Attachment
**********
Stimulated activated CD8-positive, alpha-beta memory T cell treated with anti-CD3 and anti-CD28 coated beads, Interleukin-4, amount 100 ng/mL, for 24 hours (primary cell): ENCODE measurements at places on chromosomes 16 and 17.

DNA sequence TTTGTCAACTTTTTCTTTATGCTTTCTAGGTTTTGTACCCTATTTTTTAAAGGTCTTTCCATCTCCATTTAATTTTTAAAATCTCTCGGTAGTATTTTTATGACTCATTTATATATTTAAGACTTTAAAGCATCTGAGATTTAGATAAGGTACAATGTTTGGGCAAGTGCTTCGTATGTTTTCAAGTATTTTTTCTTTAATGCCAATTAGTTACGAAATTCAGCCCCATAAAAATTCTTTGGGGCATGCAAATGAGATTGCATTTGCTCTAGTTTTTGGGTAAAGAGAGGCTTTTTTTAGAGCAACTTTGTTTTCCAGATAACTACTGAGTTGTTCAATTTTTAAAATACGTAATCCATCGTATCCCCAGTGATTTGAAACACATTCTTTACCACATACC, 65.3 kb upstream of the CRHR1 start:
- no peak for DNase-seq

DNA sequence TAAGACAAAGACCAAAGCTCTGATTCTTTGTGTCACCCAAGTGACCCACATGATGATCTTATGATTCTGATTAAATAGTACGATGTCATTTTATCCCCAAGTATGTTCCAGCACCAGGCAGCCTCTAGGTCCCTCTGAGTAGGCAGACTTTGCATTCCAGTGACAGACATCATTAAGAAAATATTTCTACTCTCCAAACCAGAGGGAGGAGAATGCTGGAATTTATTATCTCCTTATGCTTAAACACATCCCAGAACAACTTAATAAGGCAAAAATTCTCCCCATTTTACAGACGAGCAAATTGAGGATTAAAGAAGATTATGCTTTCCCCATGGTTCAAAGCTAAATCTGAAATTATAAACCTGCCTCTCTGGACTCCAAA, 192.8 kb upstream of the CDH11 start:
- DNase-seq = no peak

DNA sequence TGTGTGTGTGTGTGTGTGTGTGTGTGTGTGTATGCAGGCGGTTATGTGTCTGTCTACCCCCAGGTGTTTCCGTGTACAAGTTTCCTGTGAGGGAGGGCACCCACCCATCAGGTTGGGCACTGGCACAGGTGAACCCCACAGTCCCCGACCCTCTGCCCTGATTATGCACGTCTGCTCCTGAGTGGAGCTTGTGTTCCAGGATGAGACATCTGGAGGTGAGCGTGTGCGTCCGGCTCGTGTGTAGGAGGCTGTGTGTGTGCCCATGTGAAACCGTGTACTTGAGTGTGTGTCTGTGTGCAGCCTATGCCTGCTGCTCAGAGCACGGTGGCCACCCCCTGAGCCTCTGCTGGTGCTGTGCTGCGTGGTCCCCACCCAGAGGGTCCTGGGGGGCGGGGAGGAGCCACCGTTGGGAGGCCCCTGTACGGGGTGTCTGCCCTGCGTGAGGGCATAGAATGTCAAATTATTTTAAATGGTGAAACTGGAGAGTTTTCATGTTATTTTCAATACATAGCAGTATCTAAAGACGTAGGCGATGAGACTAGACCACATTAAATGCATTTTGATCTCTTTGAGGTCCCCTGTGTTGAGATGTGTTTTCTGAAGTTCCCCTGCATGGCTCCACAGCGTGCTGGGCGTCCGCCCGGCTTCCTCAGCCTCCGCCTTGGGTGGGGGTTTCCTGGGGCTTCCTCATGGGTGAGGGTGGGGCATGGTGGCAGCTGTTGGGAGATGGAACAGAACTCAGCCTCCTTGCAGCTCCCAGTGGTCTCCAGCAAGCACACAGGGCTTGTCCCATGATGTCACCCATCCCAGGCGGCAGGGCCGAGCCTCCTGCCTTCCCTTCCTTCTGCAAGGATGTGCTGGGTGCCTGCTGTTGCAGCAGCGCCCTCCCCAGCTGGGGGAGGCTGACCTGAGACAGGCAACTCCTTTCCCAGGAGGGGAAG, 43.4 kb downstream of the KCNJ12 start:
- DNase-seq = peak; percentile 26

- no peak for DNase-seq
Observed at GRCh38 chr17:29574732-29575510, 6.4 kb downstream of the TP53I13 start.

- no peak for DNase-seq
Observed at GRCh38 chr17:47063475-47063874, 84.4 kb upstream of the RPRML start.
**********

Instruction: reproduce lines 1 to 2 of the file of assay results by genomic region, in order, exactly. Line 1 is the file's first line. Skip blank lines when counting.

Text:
Stimulated activated CD8-positive, alpha-beta memory T cell treated with anti-CD3 and anti-CD28 coated beads, Interleukin-4, amount 100 ng/mL, for 24 hours (primary cell): ENCODE measurements at places on chromosomes 16 and 17.

DNA sequence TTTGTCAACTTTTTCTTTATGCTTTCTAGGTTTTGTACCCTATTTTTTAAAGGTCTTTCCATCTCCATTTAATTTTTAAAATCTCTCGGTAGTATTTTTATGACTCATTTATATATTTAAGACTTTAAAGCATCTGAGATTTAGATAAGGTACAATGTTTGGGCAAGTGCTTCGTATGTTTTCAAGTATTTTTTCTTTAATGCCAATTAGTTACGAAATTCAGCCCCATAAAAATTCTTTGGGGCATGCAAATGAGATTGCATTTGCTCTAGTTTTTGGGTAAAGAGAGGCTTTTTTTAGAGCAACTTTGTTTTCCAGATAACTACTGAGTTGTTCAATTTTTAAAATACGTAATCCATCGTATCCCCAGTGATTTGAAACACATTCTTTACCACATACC, 65.3 kb upstream of the CRHR1 start: